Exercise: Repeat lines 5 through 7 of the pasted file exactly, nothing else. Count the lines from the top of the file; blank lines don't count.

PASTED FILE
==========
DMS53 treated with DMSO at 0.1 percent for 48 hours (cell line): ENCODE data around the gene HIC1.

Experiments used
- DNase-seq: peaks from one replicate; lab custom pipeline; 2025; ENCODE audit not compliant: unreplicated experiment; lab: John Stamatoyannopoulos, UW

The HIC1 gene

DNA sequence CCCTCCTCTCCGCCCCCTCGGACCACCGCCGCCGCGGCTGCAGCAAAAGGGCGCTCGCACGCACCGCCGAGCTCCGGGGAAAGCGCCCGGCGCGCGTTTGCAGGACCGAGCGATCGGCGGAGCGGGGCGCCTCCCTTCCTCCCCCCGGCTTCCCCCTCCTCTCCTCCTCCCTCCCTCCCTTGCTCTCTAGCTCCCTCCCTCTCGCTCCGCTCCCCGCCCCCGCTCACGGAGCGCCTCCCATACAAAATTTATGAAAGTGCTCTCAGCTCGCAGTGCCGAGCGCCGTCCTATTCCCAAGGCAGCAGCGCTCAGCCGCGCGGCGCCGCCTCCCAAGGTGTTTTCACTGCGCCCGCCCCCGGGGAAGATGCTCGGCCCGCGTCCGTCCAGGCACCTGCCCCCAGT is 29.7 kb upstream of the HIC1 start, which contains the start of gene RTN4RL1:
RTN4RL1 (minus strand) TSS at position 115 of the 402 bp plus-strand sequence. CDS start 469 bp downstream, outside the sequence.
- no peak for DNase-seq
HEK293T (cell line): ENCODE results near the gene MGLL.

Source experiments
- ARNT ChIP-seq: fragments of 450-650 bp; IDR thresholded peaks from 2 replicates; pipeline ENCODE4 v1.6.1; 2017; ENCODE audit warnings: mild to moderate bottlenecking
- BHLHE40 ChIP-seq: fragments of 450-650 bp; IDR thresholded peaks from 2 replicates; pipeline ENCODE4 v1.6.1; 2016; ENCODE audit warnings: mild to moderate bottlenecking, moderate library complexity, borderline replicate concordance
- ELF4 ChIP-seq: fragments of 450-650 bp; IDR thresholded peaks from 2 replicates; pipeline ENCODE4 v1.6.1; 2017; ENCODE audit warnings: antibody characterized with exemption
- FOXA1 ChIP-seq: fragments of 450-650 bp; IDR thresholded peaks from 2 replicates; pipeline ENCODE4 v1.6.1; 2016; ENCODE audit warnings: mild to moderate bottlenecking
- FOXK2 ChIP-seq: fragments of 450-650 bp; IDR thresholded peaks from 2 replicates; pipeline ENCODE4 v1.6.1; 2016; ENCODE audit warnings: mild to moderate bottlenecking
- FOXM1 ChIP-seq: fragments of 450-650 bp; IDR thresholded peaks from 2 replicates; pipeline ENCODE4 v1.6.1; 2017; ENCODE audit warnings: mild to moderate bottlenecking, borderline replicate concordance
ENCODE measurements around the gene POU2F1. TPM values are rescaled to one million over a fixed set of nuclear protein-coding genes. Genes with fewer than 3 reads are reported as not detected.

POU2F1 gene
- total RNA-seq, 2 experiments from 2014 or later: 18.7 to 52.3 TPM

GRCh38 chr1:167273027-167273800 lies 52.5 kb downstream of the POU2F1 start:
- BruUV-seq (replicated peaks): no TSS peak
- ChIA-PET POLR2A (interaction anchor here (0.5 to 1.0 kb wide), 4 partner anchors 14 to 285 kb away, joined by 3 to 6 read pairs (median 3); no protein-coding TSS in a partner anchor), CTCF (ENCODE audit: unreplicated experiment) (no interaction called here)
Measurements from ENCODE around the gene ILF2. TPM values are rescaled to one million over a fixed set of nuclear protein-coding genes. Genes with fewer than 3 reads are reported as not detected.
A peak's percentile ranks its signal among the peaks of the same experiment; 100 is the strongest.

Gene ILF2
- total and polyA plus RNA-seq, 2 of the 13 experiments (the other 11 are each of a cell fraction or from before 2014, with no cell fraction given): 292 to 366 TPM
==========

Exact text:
DNA sequence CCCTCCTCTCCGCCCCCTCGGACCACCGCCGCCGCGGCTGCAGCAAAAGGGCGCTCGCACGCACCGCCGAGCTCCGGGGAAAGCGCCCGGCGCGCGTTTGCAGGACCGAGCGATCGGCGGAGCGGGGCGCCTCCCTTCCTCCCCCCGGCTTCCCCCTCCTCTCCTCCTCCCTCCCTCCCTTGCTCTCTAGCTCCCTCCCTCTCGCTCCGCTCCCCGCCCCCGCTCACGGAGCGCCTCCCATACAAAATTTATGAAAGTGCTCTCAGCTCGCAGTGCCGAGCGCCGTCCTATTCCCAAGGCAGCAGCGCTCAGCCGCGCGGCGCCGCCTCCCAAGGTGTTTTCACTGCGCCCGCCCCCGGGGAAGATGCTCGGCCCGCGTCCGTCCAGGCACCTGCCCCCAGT is 29.7 kb upstream of the HIC1 start, which contains the start of gene RTN4RL1:
RTN4RL1 (minus strand) TSS at position 115 of the 402 bp plus-strand sequence. CDS start 469 bp downstream, outside the sequence.
- no peak for DNase-seq